flicted was three months In jail. The details
of this affair are so horrible that it makes
almost certain tbe passage of the bill now
before parliament providing floggii g as a
penalty for this sort of depravity.
An Earl to Flpht the "Sweating" System.
London, Jan. 29. The earl of Dunraven
has undertaken a vigorous campaign against
the '-sweating" system. A deputation of east
end tailors waited upon him yesterday to en
list his influence in their behalf, claiming
that through the operation of the pernicious
system in vogue, despite tbe efforts t itherto
made to suppress it, they were reduced to tbe
verge of starvation. His lordship promised
to lose no time setting on foot muasu cal
culated to alleviate their distress and crush
the cause of it
DIDN'T WANT A "SHEENEY ."
An Expression Which Caused a Ran on
n Albany, N. Y.. Ilauk.
ALBANY, Jan. 2 Cashier John lemple
tou, of tbe Albany County bank, died s short
time ago and Monday the directors met to
elect bis successor. It was expects 1 that
Davil S. Mann, the teller, who has leen in
the btnk for nearly twenty years, w uld be
promoted. But during a stormy sesion of
the board one of the directors is credited
with saying that they didn't watit any
"sheeny" as the head of their bauk. When
Mr. Mann heard this he resigned c t once.
and two of the directors also tender d their
resignations. The directors then selected
William N. Sanders, a well-known I usiness
man, aa cashier.
The Israelites Resent the Insult.
No sooner was their action kuown on the
street, and tbe alleged insult to the race
noised abroad, than the Jewish custo ners of
the bank began to withdraw their deposits.
Within an hour a crowd of angry ni ;n, rep
reaenting some of the largest houses In tbe
city and the bank's best customers, fl led tbe
space in front of the desk domandii.g that
their accounts be cloned at once. Ore man
received a certified check for nearly 3)0,000,
and it is said that nearly .VK),0H0 wa with
drawn. Tbe proceedings will probnbly be
continu ed, but the bank's officers si.y they
can stand it, and are satisfied with their
CRITICIZING CHARLES SUMNER.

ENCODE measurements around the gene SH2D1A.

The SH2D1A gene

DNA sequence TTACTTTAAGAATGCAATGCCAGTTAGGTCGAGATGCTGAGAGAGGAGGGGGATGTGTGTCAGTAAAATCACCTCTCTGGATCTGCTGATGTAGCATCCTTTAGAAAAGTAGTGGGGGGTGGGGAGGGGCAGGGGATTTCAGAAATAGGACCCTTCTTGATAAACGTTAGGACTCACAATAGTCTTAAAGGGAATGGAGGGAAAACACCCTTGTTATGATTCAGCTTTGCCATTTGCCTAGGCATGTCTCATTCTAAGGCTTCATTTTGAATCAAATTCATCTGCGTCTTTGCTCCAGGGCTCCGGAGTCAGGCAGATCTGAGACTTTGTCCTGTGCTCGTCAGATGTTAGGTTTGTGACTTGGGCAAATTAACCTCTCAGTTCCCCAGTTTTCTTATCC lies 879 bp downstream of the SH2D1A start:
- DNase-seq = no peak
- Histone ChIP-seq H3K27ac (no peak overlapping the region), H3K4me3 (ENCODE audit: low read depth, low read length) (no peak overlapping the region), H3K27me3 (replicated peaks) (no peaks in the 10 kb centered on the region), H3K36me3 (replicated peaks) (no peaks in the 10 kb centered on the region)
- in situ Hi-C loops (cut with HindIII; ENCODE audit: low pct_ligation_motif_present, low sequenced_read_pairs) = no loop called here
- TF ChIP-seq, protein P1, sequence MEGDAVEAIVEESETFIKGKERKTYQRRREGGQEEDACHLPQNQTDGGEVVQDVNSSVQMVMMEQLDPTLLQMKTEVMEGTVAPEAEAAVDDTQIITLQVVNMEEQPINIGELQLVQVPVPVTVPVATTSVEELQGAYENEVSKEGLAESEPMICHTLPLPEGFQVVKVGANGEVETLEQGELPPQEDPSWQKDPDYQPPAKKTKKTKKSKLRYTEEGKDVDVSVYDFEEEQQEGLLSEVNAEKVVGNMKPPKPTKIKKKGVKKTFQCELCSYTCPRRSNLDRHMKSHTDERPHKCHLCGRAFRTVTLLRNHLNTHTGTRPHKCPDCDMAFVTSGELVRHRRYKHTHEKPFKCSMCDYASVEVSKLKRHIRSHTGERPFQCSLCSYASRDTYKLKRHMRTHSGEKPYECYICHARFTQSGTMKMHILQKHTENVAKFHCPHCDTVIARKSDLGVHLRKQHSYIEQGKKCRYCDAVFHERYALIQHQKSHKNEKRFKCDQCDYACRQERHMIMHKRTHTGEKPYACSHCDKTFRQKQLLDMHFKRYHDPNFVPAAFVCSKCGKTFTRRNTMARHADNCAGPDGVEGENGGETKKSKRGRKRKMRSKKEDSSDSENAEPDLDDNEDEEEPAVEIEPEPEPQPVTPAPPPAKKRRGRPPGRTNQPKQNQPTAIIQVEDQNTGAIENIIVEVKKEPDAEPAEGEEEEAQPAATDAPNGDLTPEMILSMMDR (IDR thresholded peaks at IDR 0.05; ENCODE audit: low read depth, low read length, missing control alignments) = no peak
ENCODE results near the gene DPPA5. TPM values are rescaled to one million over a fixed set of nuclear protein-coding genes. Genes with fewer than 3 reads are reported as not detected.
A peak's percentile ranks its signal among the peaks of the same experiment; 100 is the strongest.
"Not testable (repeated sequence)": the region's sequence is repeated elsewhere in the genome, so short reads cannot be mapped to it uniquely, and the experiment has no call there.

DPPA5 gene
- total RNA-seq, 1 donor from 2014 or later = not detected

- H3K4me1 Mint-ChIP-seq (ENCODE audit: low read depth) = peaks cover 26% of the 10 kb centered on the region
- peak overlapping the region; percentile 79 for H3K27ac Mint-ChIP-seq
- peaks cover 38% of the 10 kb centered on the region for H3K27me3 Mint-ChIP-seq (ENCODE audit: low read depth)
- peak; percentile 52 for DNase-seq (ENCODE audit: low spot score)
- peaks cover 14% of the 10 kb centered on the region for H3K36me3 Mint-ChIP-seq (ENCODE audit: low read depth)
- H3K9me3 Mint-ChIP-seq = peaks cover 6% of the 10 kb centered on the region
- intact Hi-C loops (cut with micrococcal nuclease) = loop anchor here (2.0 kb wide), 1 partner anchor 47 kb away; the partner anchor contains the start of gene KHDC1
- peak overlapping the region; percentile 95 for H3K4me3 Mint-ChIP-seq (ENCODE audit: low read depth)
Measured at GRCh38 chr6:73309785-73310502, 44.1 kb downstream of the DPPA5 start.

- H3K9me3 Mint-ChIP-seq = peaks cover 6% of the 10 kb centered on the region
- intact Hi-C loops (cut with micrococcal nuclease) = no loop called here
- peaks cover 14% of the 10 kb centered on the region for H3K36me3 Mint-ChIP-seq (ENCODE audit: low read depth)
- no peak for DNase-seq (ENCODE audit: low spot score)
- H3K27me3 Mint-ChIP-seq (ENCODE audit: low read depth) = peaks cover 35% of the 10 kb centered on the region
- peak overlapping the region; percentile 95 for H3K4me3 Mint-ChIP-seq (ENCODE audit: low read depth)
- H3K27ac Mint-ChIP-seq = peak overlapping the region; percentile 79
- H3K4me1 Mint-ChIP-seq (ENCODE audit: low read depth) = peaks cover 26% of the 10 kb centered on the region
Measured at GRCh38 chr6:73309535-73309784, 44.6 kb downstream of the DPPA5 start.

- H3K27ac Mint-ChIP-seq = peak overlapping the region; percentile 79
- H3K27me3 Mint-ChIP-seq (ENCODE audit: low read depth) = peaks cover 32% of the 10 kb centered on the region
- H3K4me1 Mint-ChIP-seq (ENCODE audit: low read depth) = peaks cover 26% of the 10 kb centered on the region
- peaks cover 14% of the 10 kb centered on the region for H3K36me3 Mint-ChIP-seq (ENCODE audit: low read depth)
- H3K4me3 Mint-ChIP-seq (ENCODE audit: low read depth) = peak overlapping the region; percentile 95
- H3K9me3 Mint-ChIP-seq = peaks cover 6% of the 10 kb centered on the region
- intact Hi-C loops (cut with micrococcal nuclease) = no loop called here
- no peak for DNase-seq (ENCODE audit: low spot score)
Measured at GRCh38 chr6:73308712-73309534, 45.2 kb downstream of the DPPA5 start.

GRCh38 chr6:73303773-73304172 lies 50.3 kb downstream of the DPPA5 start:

An Andover Professor on the Kciuthera
Charleston, S. C. Jan. 29. In u letter
written by Professor Austin Phelps, of And
over, Mass., to The News and Cour.er, the
professor says that be never believed in ne
gro suffrage. ".Senator Sumner uev.-r com
mitted a greater blunder than iu c rawing
the act which legalized it. It was uoi states
tnanahip, but desperation. It was a blow in
tbe face of nature, aud nature always re
venges such blow a We are sure, in such an
encounter, to get the worst or It e are
suffering from it now, aud will sufftr more.
It may cost more bhsxl than the civil war
Fifty years ago Professor Moses Htuart, of
Andover seminary, a iiersoual friend of Cal
houn, foresaw the present deadlock, and told
Professor Phelps be saw no solution but the
surrender of two or three states to exclusive
IMMnessiou of the colored race. "Bu' ," con
cludes Professor Pliclps, "I have ueer beeu
able to see that Christianity cannut make
two colors in prolific races live petcefully
A SWINDLE IN TEA.
f redltors of an Adventurer Find m Lot Of
New York, Jan. 29. A special to The
Herald from Montreal, Que., says: W. D.
Oallueher, who embodied In his person tbe
"Union Pacific Tea Company," has s iddenly
left t lie city with a young English wonian.who
is said to be tlie possessor of 35,000 n hard
cash. A week ago Gallagher compls lned to
his clerk that be was feeling unwell, and
would have to go home. He took care to
empty the till before leaving. Ha is now
believed to be In California.
What the Creditors Found
When the" creditors visited the store to
take possession of the stock they fot nd hun
dreds of first-class tea chests that adorned
tbe shop and filled the store-room behind
presumably filled with valuable stozk. In
vestlgation proved that holes had be m bored
in each chest, and all the tea extrac yed, the
hole then being neatly covered.
The Builders' Convention
St. Pall, Jan. 20. The builders' conven
tion yesterday adopted a request t hat con
gress authorise tbe secretary of the treasury
to provide builders' exchanges in tho various
cities with plans and specifications cf public